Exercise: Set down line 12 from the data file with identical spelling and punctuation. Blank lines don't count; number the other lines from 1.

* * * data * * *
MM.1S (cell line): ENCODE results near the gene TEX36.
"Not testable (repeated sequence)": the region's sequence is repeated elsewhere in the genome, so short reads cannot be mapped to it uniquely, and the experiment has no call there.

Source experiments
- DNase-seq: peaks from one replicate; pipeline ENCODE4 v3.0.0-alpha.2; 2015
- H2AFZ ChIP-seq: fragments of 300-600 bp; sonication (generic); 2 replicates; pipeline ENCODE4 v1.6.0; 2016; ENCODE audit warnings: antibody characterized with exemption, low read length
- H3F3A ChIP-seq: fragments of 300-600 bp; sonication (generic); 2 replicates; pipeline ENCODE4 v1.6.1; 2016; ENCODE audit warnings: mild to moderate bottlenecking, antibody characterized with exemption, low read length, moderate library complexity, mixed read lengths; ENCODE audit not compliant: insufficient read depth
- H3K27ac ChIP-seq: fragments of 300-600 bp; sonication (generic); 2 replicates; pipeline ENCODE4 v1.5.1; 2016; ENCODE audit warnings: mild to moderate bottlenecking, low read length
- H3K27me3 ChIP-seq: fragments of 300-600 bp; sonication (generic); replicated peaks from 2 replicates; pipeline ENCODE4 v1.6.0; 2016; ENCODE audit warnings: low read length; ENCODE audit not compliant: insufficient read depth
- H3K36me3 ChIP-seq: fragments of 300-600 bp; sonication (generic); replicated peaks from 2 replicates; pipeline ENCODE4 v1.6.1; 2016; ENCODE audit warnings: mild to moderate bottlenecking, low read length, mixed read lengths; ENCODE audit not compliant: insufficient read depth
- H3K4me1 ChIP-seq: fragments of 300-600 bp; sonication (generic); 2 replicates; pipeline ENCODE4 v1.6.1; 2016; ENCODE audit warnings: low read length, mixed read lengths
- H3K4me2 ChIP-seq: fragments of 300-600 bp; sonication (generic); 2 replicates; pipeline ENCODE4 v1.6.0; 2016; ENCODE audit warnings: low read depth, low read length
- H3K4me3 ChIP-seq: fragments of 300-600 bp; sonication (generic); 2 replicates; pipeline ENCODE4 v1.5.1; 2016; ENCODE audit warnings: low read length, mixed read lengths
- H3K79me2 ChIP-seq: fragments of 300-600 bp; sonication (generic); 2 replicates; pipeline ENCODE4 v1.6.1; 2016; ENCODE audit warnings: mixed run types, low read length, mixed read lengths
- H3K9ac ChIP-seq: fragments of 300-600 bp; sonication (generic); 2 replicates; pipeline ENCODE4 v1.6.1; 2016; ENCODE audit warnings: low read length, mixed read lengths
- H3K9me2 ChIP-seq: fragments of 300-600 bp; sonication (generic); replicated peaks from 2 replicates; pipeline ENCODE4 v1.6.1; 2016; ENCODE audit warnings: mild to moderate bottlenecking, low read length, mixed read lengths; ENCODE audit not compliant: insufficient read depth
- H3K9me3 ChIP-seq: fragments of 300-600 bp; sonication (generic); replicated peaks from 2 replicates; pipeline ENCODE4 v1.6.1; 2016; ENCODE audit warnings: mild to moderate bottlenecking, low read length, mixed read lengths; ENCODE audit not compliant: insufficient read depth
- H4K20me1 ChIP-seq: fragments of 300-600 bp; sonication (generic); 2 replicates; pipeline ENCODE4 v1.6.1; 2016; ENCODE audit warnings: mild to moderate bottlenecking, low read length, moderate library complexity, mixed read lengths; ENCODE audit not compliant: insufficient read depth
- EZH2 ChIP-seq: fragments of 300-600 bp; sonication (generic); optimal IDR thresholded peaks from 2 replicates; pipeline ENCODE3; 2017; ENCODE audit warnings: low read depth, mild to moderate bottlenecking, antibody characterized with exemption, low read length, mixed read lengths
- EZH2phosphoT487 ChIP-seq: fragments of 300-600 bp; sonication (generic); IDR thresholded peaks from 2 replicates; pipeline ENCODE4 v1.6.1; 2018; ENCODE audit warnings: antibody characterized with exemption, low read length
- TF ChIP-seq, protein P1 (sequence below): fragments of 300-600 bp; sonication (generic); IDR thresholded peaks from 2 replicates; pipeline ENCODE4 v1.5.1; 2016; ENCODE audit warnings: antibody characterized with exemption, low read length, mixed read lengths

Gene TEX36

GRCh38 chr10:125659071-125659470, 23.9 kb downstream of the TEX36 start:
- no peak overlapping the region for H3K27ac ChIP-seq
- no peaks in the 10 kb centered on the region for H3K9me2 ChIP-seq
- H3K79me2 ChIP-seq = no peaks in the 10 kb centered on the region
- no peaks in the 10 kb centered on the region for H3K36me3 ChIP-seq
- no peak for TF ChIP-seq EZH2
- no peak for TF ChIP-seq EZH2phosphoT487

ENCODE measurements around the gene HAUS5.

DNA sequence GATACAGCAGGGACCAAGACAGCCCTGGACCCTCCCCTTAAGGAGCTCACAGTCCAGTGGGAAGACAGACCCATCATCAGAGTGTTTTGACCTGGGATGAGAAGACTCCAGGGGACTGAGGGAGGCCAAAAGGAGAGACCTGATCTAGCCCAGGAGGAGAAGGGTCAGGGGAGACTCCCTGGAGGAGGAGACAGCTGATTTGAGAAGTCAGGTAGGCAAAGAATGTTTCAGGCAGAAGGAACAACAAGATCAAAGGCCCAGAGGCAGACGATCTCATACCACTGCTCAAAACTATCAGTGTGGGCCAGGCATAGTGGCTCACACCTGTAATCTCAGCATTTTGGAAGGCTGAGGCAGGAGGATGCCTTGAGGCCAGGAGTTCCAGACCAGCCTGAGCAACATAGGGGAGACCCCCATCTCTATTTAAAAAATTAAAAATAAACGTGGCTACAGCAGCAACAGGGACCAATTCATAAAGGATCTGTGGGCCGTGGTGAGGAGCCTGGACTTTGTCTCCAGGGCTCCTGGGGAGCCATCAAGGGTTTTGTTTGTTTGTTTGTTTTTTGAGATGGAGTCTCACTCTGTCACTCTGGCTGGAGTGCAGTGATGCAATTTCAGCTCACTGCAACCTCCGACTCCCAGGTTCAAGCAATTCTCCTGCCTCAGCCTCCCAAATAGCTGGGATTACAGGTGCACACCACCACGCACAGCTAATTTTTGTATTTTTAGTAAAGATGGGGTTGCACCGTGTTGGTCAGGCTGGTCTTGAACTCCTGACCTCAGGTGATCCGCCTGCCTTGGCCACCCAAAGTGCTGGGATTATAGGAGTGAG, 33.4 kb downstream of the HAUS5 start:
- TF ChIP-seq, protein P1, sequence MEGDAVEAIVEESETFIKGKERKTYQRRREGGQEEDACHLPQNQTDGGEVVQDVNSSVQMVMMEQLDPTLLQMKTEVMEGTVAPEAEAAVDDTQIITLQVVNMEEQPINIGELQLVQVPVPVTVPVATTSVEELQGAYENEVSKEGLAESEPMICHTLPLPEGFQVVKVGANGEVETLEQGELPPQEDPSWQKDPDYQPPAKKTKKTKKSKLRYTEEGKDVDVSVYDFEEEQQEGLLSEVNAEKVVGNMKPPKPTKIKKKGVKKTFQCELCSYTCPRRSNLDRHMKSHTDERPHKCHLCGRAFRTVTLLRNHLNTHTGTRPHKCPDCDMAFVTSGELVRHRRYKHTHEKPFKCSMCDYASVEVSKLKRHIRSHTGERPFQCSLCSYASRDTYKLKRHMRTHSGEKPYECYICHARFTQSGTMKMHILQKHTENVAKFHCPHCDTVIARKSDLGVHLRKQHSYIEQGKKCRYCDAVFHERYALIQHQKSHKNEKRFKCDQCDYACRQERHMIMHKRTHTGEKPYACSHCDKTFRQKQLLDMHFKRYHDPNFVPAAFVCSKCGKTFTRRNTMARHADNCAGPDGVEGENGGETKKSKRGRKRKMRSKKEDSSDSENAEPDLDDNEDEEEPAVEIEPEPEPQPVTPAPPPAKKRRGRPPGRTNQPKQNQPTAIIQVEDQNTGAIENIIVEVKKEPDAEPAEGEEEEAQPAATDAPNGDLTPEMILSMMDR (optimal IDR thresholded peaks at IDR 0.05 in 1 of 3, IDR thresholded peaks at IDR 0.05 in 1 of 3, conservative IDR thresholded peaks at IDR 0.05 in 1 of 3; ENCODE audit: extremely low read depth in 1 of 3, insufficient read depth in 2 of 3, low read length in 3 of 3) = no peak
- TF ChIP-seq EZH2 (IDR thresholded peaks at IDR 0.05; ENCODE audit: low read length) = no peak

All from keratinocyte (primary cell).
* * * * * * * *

- H3K4me3 ChIP-seq: fragments of 300-600 bp; sonication (generic); 2 replicates; pipeline ENCODE4 v1.5.1; 2016; ENCODE audit warnings: low read length, mixed read lengths